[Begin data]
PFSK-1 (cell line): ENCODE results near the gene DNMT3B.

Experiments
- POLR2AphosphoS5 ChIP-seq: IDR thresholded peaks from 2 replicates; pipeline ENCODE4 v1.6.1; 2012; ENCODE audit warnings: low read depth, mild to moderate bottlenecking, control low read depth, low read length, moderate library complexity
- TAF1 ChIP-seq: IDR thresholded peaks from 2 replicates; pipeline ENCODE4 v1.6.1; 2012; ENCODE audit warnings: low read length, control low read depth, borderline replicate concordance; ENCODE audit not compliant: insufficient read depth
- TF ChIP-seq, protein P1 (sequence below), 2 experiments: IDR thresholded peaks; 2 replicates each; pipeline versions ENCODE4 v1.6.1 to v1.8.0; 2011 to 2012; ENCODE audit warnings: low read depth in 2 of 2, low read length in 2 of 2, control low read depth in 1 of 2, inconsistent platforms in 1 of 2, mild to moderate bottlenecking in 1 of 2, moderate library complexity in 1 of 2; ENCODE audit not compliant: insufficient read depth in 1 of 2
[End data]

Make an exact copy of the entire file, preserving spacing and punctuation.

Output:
PFSK-1 (cell line): ENCODE results near the gene DNMT3B.

Experiments
- POLR2AphosphoS5 ChIP-seq: IDR thresholded peaks from 2 replicates; pipeline ENCODE4 v1.6.1; 2012; ENCODE audit warnings: low read depth, mild to moderate bottlenecking, control low read depth, low read length, moderate library complexity
- TAF1 ChIP-seq: IDR thresholded peaks from 2 replicates; pipeline ENCODE4 v1.6.1; 2012; ENCODE audit warnings: low read length, control low read depth, borderline replicate concordance; ENCODE audit not compliant: insufficient read depth
- TF ChIP-seq, protein P1 (sequence below), 2 experiments: IDR thresholded peaks; 2 replicates each; pipeline versions ENCODE4 v1.6.1 to v1.8.0; 2011 to 2012; ENCODE audit warnings: low read depth in 2 of 2, low read length in 2 of 2, control low read depth in 1 of 2, inconsistent platforms in 1 of 2, mild to moderate bottlenecking in 1 of 2, moderate library complexity in 1 of 2; ENCODE audit not compliant: insufficient read depth in 1 of 2